Fig. 18: Force-in-domain GAN inversion architecture proposed by 
The visualization of the latent space for force-in-domain GAN inversion can be seen to overlap with the original distribution in Fig. 19.
Fig. 19: A visualization of the latent space distribution for real and force-in-domain latent codes
They also report lower MSE and FID scores compared to , indicating better reconstruction and closer distributions. They also perform linear interpolation on inverted codes of the two input images to generate a smooth transition between the two. Fig. 20 illustrates their results from inversion and interpolation.
Fig. 20: Image inversion and interpolation results reported by 
1.3 Image processing using Multi-code GAN prior
Previous approaches perform optimization or train an encoder to invert an image, but the generation is far from ideal. Due to the highly non-convex nature of the optimization approach, Gu et al.  suggests that a single latent code does not suffice in fully recovering every detail of an image.
A single latent vector also mentions the challenges due to the finite dimensionality and limited expressiveness of a latent code, and suggest an over-parameterization of the latent space to help in better reconstruction with an expectation that each latent code will reconstruct certain sub-regions of the image.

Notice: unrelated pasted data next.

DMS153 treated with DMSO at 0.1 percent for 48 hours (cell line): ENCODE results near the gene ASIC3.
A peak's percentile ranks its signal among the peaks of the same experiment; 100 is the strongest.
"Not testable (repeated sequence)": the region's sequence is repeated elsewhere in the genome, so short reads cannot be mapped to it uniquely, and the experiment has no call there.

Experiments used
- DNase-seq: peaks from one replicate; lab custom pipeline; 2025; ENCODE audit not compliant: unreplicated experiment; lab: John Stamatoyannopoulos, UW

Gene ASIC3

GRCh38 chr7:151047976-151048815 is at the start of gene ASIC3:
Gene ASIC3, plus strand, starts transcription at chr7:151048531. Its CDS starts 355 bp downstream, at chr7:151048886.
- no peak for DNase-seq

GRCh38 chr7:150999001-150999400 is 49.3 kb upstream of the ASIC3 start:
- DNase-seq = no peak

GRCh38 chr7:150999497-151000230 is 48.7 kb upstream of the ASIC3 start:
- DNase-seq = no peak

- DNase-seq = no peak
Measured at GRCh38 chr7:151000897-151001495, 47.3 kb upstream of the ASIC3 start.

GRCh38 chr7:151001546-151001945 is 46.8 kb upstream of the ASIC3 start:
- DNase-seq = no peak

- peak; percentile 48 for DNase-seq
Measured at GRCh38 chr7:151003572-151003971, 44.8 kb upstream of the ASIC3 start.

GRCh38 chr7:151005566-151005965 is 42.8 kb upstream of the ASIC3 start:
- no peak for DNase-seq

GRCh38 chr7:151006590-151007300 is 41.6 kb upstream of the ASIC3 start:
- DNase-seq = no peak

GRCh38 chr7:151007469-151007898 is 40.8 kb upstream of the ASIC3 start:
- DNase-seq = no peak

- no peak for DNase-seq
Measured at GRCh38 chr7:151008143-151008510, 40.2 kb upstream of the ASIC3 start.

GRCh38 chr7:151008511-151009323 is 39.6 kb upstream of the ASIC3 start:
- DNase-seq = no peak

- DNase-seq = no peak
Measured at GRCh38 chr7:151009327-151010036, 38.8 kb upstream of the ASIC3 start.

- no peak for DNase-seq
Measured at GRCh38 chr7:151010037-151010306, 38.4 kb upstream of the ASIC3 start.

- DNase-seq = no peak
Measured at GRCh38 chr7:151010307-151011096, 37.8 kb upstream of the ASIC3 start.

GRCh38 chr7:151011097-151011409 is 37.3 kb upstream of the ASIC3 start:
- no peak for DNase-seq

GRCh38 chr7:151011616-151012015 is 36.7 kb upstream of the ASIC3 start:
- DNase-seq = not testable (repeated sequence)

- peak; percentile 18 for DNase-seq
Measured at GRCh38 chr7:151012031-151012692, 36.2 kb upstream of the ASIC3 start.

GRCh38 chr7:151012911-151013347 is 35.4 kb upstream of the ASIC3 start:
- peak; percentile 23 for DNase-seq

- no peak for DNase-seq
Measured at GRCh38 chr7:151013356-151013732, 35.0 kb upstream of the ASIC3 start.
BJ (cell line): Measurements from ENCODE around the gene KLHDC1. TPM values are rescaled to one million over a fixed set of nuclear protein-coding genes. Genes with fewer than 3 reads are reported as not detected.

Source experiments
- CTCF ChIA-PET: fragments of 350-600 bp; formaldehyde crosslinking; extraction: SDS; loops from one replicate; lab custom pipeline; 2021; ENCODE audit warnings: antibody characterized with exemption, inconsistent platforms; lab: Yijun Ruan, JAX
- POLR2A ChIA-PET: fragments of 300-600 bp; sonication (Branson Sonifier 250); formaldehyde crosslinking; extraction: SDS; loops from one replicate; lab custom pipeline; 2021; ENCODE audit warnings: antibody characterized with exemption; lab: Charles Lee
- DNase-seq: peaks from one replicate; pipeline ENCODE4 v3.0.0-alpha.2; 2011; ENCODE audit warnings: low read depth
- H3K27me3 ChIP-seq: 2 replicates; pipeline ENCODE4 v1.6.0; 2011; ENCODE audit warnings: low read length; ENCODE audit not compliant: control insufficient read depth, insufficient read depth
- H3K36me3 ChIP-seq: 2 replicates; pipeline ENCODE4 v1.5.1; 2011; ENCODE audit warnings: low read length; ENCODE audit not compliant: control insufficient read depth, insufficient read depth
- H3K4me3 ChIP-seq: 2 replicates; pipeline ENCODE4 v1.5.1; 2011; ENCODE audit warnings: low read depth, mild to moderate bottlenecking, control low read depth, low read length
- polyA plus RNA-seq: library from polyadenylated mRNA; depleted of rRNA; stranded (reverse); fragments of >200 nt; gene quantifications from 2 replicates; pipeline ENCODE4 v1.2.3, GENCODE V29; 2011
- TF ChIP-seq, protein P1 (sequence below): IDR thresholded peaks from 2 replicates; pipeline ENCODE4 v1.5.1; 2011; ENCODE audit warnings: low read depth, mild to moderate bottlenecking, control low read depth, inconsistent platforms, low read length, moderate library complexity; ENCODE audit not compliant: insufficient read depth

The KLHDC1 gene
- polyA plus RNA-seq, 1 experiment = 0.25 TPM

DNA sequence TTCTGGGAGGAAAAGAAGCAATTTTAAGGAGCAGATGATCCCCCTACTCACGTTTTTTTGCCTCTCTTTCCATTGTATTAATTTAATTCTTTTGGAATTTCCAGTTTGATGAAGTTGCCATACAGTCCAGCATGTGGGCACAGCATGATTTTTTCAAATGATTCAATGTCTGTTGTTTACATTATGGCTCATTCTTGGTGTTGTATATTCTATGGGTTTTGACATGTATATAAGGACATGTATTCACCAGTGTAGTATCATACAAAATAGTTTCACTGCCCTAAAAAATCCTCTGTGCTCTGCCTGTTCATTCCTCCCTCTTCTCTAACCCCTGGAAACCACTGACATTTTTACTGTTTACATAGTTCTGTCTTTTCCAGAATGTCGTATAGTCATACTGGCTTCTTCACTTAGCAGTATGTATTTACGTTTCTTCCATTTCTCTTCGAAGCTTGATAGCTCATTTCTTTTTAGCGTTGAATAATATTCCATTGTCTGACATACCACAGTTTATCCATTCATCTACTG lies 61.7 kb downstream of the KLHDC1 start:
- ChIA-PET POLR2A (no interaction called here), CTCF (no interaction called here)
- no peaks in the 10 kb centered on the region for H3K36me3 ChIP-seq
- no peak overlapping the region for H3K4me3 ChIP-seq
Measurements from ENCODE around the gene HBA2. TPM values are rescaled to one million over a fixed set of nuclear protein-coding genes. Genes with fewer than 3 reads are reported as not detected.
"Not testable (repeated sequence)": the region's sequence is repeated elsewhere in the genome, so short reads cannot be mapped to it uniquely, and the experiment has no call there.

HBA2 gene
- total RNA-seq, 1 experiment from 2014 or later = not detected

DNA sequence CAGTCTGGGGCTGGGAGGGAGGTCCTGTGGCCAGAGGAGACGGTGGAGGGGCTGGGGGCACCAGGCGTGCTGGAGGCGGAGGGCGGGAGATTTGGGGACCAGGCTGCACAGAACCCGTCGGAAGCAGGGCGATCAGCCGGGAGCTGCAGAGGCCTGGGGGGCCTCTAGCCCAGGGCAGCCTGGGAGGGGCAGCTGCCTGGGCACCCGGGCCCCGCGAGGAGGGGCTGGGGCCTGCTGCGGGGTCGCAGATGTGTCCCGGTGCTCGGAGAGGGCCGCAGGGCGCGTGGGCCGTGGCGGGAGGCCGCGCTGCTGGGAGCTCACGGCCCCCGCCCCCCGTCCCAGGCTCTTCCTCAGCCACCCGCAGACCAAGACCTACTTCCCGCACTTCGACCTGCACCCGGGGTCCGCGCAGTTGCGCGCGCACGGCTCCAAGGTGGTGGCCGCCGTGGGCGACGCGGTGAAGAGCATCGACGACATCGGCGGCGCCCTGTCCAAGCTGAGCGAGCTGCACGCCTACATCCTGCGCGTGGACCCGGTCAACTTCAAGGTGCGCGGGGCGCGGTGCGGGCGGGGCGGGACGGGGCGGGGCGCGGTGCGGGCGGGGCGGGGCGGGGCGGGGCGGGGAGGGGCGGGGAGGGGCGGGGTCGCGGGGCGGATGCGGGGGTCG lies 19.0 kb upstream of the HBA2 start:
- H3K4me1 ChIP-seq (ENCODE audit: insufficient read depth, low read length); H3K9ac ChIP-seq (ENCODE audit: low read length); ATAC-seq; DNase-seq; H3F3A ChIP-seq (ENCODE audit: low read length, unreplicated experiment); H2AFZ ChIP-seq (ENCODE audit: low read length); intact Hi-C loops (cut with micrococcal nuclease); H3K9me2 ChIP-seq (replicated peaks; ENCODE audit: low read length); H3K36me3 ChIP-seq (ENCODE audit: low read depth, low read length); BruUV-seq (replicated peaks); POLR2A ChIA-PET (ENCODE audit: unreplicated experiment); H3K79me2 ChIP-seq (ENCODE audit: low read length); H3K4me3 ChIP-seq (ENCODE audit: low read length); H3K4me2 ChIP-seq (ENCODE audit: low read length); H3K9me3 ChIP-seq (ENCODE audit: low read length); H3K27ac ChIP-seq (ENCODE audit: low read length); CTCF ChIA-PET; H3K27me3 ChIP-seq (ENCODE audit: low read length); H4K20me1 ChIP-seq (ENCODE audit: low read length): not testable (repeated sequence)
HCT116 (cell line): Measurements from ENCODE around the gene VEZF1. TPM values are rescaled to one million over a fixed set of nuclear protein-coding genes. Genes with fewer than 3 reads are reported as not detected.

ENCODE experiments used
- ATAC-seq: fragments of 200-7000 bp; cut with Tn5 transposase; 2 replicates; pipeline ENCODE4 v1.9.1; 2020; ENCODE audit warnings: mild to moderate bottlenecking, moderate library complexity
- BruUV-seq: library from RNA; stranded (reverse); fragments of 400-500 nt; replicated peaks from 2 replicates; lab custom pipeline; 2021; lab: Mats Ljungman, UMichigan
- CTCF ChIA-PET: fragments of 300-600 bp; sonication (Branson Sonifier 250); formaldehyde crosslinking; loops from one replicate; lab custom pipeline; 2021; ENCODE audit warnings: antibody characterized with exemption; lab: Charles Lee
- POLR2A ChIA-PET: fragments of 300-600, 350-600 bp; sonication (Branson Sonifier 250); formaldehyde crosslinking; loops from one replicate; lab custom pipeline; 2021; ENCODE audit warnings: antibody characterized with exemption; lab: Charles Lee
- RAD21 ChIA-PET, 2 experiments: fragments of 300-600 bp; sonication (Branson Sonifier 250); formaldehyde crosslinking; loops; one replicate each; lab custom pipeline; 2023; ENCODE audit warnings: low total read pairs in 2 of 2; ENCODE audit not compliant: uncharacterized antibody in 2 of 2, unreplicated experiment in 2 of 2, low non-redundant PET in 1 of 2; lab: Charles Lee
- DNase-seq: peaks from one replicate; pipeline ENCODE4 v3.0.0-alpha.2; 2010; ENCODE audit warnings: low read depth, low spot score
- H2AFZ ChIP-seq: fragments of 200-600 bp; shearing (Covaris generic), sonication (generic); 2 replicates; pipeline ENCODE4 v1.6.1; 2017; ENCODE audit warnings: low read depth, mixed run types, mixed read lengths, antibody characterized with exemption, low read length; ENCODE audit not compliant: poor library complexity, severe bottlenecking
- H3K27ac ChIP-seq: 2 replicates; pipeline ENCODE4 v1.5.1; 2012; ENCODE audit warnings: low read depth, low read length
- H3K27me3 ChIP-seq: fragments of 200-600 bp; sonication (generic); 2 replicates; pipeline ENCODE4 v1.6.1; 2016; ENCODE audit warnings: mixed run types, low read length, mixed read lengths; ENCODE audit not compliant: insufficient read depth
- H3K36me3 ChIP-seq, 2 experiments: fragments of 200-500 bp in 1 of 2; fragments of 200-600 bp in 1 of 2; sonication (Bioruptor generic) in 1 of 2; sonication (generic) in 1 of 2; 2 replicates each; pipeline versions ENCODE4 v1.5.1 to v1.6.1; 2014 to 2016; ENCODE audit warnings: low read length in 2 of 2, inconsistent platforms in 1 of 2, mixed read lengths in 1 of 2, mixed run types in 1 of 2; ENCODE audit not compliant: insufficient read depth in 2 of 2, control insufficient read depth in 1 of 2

They propose mGANprior, also called multi-code GAN prior, that performs GAN inversion by incorporating multiple (N) latent codes. Linearly blending images generated by passing multiple latent codes through the generator G will not ensure a meaningful reconstructed image due to non-linearity in the image space. It was also shown by Bau et al.  that different units (channels) in the intermediate layers of the generator are responsible for different semantics in the image. Please refer to the GAN dissection section below for more details.
Hence,  suggests extracting feature maps from intermediate generator layers and introducing adaptive channel importance parameters. Similarly to , this is done by incorporating trainable parameters to determine the importance of each channel in the feature map. Fig. 21 shows their proposed approach.
Fig. 21: mGANprior proposed approach by 
GAN inversion proves to be easier on the intermediate space rather than the latent space. They formulate the optimization as:
Eq. 8: Optimization objective for 
Eq. 9: Loss definition
and φ represents the perceptual feature extractor.